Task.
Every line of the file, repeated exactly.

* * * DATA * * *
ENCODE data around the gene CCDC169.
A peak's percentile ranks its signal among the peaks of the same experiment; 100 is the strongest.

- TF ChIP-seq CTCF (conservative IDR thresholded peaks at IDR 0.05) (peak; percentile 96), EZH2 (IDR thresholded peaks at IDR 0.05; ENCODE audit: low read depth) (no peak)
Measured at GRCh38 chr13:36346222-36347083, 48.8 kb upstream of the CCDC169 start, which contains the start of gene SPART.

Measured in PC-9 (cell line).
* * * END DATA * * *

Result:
ENCODE data around the gene CCDC169.
A peak's percentile ranks its signal among the peaks of the same experiment; 100 is the strongest.

- TF ChIP-seq CTCF (conservative IDR thresholded peaks at IDR 0.05) (peak; percentile 96), EZH2 (IDR thresholded peaks at IDR 0.05; ENCODE audit: low read depth) (no peak)
Measured at GRCh38 chr13:36346222-36347083, 48.8 kb upstream of the CCDC169 start, which contains the start of gene SPART.

Measured in PC-9 (cell line).